Friday, July 15, 2011

Sycamore v. Lightning

Yesterday when I pulled up my email, I was alarmed to discover a missive from the university landscape architect. He was passing along information about one of the sycamores that stands in The Row.

Early this past Monday morning, a storm passed through Ames and lightning struck one of these beloved trees. As nearly as I could discern from my past research on Sycamore Row, these fast-growing, native North American trees were planted just after the turn of the 19th C. and they are now nearing the century mark. When I opened the email and read this upsetting news, I shot off a quick note thanking Chris for the heads up, then jumped on my bike and headed over to campus to check out the damage.

Yesterday was my birthday and I had heard from family and friends from all son Evan called from Vietnam to sing "Happy Birthday"! This sycamore business had the potential to put a real damper on what was turning out to be a very nice day. I wasn't sure I wanted to see one of these massive trees down. I should back up by saying that the land architect had attached a map and fotos, but I never opened any of them. I wanted to find the tree and see for myself the damage.

I spotted the stricken tree from a distance. I was sick when I realized I was still a good 1/2 block away and the yellow gash loomed ahead. As I approached and came up under the canopy, I could see this amazing "imprint" of a forked lightning bolt carved into the trunk. The gash actually looked like someone had taken an implement and carved a rugged one-inch deep by two- to three-inch channel from top to bottom of this 75-foot tree. There were large "splinters" lying to the northwest of the tree in an explosive pattern on the path and the hillside across the path, but no scorched earth or smoky tree parts were found. Hmmm.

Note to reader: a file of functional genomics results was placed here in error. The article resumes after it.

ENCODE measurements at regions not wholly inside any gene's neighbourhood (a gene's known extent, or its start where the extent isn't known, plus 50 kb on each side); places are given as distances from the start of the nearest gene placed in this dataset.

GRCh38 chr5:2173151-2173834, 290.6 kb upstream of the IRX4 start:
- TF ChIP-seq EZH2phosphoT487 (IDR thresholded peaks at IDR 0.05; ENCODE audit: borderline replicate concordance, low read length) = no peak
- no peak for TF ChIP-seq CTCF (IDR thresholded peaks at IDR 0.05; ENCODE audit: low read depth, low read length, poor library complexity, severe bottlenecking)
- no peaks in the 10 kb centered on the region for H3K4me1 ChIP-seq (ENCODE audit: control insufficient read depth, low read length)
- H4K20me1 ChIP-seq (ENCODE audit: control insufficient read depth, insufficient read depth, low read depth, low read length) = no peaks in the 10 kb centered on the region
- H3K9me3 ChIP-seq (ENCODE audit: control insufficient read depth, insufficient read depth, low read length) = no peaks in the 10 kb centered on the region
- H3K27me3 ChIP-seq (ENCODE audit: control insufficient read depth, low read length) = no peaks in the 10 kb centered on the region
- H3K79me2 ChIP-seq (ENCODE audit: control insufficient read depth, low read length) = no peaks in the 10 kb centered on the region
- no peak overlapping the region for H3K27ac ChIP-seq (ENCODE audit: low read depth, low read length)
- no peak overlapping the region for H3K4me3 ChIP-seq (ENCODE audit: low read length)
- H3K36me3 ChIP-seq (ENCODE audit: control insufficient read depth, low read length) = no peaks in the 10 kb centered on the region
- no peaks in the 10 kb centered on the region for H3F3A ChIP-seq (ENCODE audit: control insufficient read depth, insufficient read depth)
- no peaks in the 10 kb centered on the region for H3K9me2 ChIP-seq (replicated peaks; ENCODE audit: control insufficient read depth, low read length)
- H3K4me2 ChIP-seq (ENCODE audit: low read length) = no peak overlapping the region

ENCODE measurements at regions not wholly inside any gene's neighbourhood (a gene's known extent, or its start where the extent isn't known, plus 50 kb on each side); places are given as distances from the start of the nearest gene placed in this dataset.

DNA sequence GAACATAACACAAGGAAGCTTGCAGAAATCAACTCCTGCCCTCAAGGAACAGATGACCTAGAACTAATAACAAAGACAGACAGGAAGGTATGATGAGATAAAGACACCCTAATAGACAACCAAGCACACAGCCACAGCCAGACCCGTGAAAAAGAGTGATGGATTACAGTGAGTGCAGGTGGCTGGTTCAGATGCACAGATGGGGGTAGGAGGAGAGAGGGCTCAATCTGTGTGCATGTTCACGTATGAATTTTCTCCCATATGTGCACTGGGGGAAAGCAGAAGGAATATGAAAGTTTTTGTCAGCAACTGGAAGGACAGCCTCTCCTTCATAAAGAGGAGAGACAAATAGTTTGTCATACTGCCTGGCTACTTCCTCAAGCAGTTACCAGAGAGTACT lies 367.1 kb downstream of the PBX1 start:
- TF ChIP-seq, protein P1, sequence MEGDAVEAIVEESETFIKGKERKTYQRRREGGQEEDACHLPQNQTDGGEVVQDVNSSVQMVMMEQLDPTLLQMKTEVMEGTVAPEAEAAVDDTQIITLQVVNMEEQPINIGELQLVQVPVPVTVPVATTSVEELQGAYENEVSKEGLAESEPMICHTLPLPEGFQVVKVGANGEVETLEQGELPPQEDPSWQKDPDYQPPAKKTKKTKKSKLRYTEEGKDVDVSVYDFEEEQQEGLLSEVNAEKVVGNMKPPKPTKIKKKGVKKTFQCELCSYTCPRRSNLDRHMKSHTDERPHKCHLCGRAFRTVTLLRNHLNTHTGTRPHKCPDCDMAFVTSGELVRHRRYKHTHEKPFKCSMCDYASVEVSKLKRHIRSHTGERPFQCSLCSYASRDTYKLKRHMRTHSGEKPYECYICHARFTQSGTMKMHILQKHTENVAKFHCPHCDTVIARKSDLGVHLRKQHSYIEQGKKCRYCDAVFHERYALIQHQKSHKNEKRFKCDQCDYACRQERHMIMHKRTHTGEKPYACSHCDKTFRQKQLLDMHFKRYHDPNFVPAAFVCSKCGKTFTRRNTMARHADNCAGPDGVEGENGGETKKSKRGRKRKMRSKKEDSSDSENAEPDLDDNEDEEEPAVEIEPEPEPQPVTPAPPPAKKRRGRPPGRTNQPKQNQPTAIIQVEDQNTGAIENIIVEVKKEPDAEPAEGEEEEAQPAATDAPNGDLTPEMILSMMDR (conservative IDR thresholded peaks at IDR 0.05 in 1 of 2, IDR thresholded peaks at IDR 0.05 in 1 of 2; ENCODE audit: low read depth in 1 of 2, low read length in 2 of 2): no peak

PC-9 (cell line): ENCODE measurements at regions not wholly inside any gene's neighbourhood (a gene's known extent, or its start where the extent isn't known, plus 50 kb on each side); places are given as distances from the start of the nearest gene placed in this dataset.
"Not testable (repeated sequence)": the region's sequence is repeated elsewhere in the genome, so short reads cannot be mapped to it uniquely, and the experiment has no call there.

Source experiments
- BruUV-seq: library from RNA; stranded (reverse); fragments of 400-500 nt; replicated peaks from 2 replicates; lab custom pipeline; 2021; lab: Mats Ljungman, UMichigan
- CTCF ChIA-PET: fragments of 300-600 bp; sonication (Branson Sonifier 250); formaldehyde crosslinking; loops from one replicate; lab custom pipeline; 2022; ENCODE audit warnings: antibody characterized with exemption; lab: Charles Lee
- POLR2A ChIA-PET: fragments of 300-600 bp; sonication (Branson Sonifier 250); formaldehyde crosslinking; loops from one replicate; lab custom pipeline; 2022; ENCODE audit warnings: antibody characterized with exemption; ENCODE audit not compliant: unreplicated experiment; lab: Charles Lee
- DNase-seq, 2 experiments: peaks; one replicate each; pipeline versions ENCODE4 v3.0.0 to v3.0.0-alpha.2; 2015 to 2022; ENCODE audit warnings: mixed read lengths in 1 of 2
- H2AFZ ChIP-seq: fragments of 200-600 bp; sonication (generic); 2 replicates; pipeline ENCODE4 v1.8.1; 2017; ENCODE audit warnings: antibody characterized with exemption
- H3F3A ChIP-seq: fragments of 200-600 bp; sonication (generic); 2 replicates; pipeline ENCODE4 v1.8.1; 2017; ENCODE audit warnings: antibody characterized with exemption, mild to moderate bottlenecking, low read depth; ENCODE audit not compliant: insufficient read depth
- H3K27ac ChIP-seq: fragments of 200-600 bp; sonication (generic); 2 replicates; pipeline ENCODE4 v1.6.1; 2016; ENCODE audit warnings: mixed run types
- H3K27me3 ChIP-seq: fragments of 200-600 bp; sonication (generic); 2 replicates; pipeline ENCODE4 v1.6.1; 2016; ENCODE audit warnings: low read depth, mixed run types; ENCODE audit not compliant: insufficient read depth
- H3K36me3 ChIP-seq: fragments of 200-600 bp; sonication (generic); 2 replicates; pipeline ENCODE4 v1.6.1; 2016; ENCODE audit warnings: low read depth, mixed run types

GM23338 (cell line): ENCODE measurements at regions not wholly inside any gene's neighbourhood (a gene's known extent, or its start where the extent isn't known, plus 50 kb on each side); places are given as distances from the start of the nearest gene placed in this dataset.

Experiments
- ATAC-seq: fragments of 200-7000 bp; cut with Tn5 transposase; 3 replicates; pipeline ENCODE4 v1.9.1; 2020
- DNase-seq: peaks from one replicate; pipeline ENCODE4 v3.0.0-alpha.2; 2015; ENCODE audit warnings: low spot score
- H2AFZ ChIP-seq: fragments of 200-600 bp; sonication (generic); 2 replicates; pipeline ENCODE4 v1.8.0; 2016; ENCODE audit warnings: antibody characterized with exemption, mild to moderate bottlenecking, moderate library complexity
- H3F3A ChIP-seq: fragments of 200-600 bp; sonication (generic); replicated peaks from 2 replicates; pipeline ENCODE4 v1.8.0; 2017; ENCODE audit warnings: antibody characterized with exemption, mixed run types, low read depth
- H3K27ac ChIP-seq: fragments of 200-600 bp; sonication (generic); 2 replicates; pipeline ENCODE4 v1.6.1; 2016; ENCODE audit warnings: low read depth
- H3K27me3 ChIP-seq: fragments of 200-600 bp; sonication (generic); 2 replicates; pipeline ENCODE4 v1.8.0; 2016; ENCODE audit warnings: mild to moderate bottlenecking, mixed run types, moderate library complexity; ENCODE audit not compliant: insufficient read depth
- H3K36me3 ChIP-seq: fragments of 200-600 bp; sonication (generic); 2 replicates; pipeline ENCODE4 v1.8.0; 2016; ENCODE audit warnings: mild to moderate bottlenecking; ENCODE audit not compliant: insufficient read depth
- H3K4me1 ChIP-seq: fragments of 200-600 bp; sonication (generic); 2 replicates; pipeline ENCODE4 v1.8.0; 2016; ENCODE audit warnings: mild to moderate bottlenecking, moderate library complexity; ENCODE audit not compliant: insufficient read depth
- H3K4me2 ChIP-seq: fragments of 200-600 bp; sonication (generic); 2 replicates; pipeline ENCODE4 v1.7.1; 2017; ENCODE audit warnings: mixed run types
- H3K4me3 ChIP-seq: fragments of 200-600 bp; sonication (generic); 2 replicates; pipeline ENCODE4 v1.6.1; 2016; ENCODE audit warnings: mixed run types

The good news is that this did not appear as deadly as I had envisioned. I remembered a plants prof telling me that as long as the bark of a tree is not girdled 360 degrees, most can repair their protective covering and live on. I felt OK about this particular lightning strike.

As I stood and took in this magnificent sight, it reminded me of one of the literary conflicts...this one a twist of Nature v. nature. Over the past 100 years, I would bet these trees on the floodplain of Squaw Creek have lived through a lot of weather. And they are still standing.

I hope this story has a good ending. I can only imagine what the scar tissue will look like after this wound heals. Twenty years from now someone will touch this peculiar lesion shooting up the trunk of the reptilian-skinned tree and marvel at its strength to withstand such a splendid strike.

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